Skip to content

Link, the protagonist of the Zelda games, is designed to officially be a boy, but a strange kind of boy: a boy who’s supposed to make you question his gender. After early Breath of the Wild artwork hit in 2016, featuring a conspicuously androgynous Link – soft-featured, big-eyed, face framed by long, loose strands of hair – the elfin protagonist’s look sparked rumours that maybe Link would, this time, be playable as a girl. Zelda producer Eiji Aonuma quashed those rumours in an interview with Time, asserting that Link is ‘definitely a male’, but that Breath of the Wild marked a return to the character’s original ‘gender-neutral’ design in the Ocarina of Time period: ‘I wanted Link to be gender neutral […] I wanted the player to think ‘Maybe Link is a boy or a girl.’’

In the official Nintendo narrative, Link is safely marked as a straight boy, but allows for some gender fluidity as a marker of inclusivity – girls can ‘relate to’ Link, just like boys can. This isn’t a symmetrical relationship, though: if girls think of Link as a girl, they have to do so quietly and internally, submitting to the official canon that he’s a boy-hero. Other communities can claim Link, but they’re not going to get official recognition or validation in doing so. This relationship also characterises the queer and trans community’s relationship to Link, but there, the relationship of identification and secrecy is more intense, because Link is coded as gay and trans in a way that is obvious to many but is also dangerous to claim as anything other than just a ‘possibility’ or a vibe.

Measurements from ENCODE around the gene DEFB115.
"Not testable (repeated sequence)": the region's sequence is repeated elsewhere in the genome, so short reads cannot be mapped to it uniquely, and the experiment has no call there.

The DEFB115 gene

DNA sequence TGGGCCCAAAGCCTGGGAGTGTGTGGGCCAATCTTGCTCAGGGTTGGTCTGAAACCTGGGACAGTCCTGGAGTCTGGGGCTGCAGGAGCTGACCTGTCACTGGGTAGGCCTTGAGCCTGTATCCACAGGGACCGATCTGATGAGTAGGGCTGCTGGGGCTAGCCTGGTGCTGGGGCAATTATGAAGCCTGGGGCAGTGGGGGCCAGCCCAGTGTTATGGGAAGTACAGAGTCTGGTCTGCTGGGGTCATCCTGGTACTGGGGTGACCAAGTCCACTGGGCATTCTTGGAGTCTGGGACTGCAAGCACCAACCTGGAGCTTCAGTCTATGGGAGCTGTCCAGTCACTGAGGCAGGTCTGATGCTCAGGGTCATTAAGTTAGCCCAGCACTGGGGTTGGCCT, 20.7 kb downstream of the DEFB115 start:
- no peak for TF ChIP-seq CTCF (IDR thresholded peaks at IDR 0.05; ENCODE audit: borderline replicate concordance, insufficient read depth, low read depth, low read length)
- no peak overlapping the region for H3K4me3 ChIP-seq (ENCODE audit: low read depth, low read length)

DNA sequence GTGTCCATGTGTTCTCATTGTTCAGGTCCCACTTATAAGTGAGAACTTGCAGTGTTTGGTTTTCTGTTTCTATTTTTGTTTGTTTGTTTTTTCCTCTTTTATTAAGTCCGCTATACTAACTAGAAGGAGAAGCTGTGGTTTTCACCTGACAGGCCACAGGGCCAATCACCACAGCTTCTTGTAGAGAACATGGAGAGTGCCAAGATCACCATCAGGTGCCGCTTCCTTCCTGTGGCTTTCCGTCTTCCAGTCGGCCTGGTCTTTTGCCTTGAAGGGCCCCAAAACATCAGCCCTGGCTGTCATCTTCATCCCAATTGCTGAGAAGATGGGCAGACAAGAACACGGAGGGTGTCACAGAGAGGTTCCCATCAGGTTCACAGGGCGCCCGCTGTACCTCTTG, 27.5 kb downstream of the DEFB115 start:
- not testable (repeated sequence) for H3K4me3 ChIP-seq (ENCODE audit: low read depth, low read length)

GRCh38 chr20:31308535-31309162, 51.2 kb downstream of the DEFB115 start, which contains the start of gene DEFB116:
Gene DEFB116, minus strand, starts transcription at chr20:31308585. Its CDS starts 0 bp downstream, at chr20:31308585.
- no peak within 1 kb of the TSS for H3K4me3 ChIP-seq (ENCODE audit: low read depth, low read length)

There is a very careful dance being done around gaming’s most famous ‘fairy boy’. The Zelda games implicitly understand that Link cannot actually be the kind of figure he is designed to be – beautiful, elfin, ambiguously childlike, a measure apart from traditional masculine heroes – without being understood as potentially gay, potentially trans, and potentially a woman. He is regularly treated as such within the games themselves. But the Zelda games craft layers of plausible deniability around Link’s gender and sexuality, and one of their ways of doing this is the way in which other gay/trans characters are used in the games.